News   /   Economy

Employers struggle to retain workers amidst 'Great Resignation' in US

US Rep. Ilhan Omar (D-MN) (L) talks with Speaker of the House Nancy Pelosi (D-CA) during a rally with fellow Democrats before voting on H.R. 1, or the People Act, on the East Steps of the US Capitol on March 08, 2019 in Washington, DC. (AFP photo)
This picture taken on May 03, 2020, shows a woman selling bread at the West LA Farmer's Market in Santa Monica, California. (Photo by AFP)

US employers are struggling to retain their workers amidst a "Great Resignation" phenomenon in the country.

US media cited data suggesting that more and more Americans are quitting their jobs, prompting employers to make greater efforts to retain workers dissatisfied with working conditions in the United States. 

Millions of Americans have been leaving their jobs, creating a new phenomenon that has been named the "Great resignation", or the "Big Quit".

"A year ago, everyone was struggling... now employers are struggling," career expert Francina Harris said on Friday.

The career expert pointed out that the employees want a job that's sustainable, maintainable, and meaningful. "Sustainable, maintainable, and meaningful ... is a positive work experience".

“Help wanted” signs are everywhere across the country, with restaurants and shops cutting hours due to a shortage of staff workers. 

Employment specialists cite low pay as another reason for job dissatisfaction among many US workers.

Americans demand a job paying at least $15 an hour, according to experts in this field. 

In the meantime, to make matters worse Americans' livelihoods are being destroyed by the highest level of inflation in decades.

The high cost of living in the United States is mostly hurting the lower stratum of society, i.e., those US citizens who can least afford it, Gilbert Garcia, a managing partner at Garcia Hamilton & Associates in Houston, said.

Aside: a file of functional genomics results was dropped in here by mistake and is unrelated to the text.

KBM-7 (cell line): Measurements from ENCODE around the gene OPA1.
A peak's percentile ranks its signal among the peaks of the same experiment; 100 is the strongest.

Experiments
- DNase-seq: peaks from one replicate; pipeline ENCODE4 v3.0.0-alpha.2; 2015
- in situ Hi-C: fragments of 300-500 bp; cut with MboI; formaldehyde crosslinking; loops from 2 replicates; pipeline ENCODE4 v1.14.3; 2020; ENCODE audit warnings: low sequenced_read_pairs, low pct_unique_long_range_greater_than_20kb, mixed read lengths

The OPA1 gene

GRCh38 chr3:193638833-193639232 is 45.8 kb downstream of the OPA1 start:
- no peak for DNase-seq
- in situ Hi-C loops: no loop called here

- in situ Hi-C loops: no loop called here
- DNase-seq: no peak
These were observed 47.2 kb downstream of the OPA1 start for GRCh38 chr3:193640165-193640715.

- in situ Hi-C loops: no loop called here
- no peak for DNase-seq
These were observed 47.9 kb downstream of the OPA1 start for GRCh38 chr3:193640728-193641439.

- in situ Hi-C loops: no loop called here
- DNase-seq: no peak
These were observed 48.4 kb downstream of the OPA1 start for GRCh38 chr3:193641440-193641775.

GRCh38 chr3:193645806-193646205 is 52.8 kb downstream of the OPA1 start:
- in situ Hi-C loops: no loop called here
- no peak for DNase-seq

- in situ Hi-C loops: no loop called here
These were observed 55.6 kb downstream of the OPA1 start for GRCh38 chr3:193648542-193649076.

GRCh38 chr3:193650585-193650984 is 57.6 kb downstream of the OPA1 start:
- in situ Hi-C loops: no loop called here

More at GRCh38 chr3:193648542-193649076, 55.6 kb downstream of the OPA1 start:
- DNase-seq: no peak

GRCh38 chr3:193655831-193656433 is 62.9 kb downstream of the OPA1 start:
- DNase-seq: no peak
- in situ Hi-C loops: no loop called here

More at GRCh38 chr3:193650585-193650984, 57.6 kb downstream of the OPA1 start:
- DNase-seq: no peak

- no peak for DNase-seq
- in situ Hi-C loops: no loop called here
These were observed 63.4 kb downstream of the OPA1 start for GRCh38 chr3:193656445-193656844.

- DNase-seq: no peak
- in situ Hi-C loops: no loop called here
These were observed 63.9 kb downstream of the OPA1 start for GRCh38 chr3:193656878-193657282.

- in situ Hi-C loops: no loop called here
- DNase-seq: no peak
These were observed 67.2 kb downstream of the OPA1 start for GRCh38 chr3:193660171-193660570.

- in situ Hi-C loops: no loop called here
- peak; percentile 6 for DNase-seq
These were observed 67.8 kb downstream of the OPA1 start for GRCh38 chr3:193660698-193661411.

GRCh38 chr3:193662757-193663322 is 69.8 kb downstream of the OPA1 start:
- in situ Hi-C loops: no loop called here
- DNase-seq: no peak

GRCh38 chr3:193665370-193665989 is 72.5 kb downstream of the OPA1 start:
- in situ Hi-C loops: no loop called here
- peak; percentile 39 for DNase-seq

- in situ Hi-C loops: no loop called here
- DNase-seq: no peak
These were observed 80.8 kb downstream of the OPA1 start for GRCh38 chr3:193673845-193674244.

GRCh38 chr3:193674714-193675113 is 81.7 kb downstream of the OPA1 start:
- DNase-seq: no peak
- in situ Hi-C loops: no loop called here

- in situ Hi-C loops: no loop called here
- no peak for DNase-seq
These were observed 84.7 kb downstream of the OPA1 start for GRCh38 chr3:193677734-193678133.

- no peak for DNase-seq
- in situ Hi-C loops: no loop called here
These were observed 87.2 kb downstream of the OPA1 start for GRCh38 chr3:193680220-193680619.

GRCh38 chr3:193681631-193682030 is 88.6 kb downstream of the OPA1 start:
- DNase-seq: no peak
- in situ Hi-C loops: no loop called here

"Americans are having a very difficult time with food inflation, which is running very close to 30 percent and 40 percent,” according to Garcia.

In early December, US Federal Reserve Chairman Jerome Powell and Treasury Secretary Janet Yellen admitted that high inflation in the country was worse than they had expected.

“Inflation has been more persistent and higher than we’ve expected,” Powell said at a panel hearing in Congress.

“We understood demand would be strong,” Powell pointed out, adding that, “We didn't understand [the] significant problems of the supply side.”

Republicans, and some Americans, blame the administration of Democratic President Joe Biden for the high inflation in the United States, saying US government policies are making the economic situation for the people worse.

A recent poll found that more than two-thirds of Americans have suffered financial hardship in the past six months under the Biden administration as a result of inflation, and two-thirds of the registered voters said that Biden’s poor leadership is “very” or “somewhat” responsible for skyrocketing prices.

Experts said inflation in the United States will continue to rise amid reports that the Consumer Price Index, which measures all prices of consumer items in US cities, had risen by 6.8 percent in the past year leading into November which is the highest annual inflation rate since 1982. 

Press TV’s website can also be accessed at the following alternate addresses:

Press TV News Roku